This month I have an incredible interview ready for you, and if you can’t tell yet it’s with my good friend Harry Campbell on earning extra income with Ridesharing. Now if you’re not sure what this is quite yet you’ll get more details on that in this article, but if you’re looking for a way to earn some extra money this could just be the option you may be looking for.
Harry also started a blog to share more info on exactly how he does this over at TheRideShareGuy.com. On top of that he also has a podcast and Q&A forum to help people who are just getting starting in this up and coming industry. So if this sounds like an opportunity for you check out the interview below.
Finally, I just want to mention that if you like this interview take a moment and sign up to the my newsletter to the right because I plan to have a lot more of these great interviews to come with people who are earning money in various different ways.
On top of that you’ll also get my free ebook: 3 Step Plan To Saving a $1000 in the Next 30 Days, which is my basic plan that will give you a framework to building up your emergency fund fast.
With that enjoy the interview.
Q1: What Inspired You To Get Into Ride Sharing?
I actually got into ridesharing first as a passenger. I rarely took taxis before Lyft and Uber came around since it was so difficult to call and pay for one.
I also really liked the business model behind rideshare: a simple smartphone app that costs way less than a taxi, is way more convenient and has drivers who are actually personable.
It didn’t hurt that both companies were offering new riders a ton of free credit either. I’m always a sucker for free money.
My first taste of being a rideshare driver came when I wrote an article for my finance blog about making extra money by driving for Lyft and Uber.
The comments and questions from that article actually inspired me to try it out as a driver. One week later I was an approved Lyft driver and everything has taken off from there. I now drive for the big three: Lyft, Uber and Sidecar.
Q2: What Is Ridesharing Specifically and How Does It Work?
Most people have heard of Lyft and Uber by now but essentially these companies connect every day passengers with rideshare drivers like me.
Drivers use their personal vehicles to transport passengers much in the same way a taxi would but there are a lot of people who drive part time or whenever they have free time.
There are some key differences between taxis and rideshare companies though since the latter has a rating system for passengers and drivers and the whole platform is built upon convenience, friendliness and affordability.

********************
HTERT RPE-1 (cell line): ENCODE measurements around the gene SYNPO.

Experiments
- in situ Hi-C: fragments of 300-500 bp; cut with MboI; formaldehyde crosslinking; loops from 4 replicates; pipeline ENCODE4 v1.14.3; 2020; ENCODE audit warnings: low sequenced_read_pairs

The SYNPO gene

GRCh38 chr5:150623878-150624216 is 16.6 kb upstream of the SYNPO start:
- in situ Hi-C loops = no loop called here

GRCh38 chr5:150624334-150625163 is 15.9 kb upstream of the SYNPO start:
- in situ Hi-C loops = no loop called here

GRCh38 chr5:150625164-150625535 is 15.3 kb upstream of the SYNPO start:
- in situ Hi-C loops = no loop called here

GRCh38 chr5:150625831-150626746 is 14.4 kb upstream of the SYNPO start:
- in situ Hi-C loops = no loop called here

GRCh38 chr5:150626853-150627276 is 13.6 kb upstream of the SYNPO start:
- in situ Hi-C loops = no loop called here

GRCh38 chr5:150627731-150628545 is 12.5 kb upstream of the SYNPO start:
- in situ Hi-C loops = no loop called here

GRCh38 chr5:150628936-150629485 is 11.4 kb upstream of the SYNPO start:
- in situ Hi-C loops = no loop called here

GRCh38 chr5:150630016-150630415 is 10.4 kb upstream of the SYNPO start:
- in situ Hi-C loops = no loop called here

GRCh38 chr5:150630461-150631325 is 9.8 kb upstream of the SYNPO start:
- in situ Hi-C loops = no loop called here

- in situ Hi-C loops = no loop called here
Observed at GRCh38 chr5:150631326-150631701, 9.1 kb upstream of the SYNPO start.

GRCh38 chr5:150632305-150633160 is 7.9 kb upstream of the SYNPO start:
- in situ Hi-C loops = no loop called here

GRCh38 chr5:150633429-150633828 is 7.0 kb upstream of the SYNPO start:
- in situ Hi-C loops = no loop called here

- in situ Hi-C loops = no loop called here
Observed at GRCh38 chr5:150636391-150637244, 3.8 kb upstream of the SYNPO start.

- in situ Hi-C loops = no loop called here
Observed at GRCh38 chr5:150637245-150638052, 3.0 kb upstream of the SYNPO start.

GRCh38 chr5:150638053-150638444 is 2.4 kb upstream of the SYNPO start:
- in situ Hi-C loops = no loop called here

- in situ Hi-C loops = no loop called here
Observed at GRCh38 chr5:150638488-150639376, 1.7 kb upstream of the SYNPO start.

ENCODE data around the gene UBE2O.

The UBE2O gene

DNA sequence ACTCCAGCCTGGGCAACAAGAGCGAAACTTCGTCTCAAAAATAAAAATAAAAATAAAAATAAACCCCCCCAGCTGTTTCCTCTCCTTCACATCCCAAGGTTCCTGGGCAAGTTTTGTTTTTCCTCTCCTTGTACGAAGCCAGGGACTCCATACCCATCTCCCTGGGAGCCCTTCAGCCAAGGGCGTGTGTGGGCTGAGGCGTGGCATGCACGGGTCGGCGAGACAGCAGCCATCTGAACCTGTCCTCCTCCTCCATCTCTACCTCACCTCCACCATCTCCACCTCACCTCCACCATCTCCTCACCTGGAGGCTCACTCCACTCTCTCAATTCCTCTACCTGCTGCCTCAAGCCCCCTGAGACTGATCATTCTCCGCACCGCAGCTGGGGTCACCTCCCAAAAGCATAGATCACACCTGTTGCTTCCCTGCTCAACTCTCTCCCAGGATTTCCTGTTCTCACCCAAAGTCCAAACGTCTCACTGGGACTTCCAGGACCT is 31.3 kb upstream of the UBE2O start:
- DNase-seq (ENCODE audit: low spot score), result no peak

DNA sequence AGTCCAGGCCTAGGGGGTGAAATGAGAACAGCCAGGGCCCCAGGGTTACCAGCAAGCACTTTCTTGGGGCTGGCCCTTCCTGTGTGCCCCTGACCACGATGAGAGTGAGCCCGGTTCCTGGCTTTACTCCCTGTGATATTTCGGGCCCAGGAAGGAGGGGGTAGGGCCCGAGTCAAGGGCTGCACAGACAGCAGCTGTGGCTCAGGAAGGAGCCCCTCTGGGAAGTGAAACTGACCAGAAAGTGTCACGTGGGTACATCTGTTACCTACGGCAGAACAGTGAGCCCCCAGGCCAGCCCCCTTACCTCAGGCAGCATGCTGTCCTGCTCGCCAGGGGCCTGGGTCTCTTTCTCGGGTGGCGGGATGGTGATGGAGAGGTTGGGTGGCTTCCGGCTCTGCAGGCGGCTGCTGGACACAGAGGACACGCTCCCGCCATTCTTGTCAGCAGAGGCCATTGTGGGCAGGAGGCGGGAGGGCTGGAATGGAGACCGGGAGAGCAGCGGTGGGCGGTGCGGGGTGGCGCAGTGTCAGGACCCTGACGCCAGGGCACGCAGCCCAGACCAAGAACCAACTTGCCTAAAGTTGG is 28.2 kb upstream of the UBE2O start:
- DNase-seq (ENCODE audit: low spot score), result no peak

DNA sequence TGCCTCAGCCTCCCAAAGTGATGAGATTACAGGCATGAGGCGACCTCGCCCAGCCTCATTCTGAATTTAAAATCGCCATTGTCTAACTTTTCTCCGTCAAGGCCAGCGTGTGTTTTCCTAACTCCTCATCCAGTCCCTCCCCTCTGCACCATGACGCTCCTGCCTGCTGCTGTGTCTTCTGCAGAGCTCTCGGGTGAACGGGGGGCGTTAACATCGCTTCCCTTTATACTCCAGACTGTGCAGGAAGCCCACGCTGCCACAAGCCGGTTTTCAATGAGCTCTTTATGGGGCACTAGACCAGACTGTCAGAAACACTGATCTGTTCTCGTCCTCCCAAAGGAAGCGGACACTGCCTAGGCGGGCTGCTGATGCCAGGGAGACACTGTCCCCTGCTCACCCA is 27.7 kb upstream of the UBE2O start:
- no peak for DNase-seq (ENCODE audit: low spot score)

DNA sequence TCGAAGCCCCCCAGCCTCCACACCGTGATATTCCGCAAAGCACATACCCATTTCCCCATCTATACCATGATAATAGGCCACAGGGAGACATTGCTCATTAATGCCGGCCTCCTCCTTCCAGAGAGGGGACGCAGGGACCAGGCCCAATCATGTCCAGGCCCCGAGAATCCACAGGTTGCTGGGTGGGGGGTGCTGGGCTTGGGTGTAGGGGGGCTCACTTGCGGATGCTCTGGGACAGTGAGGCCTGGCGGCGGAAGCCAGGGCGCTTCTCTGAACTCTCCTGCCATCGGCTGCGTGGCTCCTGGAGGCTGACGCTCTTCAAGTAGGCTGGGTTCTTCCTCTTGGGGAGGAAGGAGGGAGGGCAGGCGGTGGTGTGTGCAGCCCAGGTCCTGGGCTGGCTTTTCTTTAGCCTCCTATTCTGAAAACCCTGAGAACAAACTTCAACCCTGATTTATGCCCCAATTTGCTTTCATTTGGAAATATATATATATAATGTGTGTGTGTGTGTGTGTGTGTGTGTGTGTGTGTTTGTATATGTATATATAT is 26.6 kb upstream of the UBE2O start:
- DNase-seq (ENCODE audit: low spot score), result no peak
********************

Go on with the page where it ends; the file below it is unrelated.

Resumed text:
The entire transaction is also cashless (you have to have a linked credit card before requesting a ride) and you can call a driver with the touch of a button on your smart phone.
Q3: How Does The Payment Systems Work With Rideshare Companies and How Much Can You Make?
The best part about rideshare is that it’s entirely cashless. You can accept tips in cash but it’s not recommended. Most companies actually offer free credit for new users ($25 with Lyft and $10 with Uber) but after that, the prices vary depending on your city.
The prices are on average 25-50% lower than a comparable taxi and the rides are generally much more enjoyable. I haven’t had any bad experiences in the hundreds of rides I’ve done as a driver and passenger.
As a driver, your pay will vary depending on what times you drive. Uber employs surge pricing which means during busy times, the cost of a fare will go up, thus increasing your earnings potential.
Lyft uses a similar strategy but they cap it at double the price of the fare, there is no cap with Uber. I’d estimate you can make up to $30/hr on average and all the way up to $50 or even $60/hr during very busy times or when you get long rides.
Q4: What Are Some Of The Major Pitfalls When It Comes To Ridesharing?
Since rideshare is such a new and innovative form of transportation there’s definitely more risk than might appear on the surface.
Right now there is a big debate going on between the government, insurance companies and Transportation Network Companies (TNC’s) about who is responsible for insuring rideshare drivers.
I’m confident that they’ll eventually get things worked out but for now there’s still some ambiguity as to what would happen in the event of an accident in certain unique (albeit unlikely) scenarios.
But at the same time, you’re rewarded for that risk with higher pay. In the future, once rideshare is more established there will likely be a lot more drivers who are willing to drive and that could mean lower pay for drivers.
Right now, the TNC’s are trying to recruit all the drivers they can though. Since I was a Lyft driver first, Uber actually paid me $500 cash just to try them out and do one ride.
Q5: What Is One Specific Piece of Advice You Would Tell Someone Who Is Just Getting Started With Ridesharing?
Just give it a try. I never intended on driving more than a few times but I actually enjoyed it so much that I now drive all the time and I even started a blog and podcast for rideshare drivers at TheRideshareGuy.com
It’s pretty cool to ‘work a job’ that allows you to start and stop whenever you want and you see a direct correlation between how hard you work and how much you make.
Are You Interesting On Earning Money With Ridsharing?
I should also mention that a lot of these services are only available in bigger cities right now but I expect them to expand into other areas over time. Again if would like to learn more check Harry’s site or leave a comment below.
So what are your thoughts, are you thinking about signing up and giving it a shot?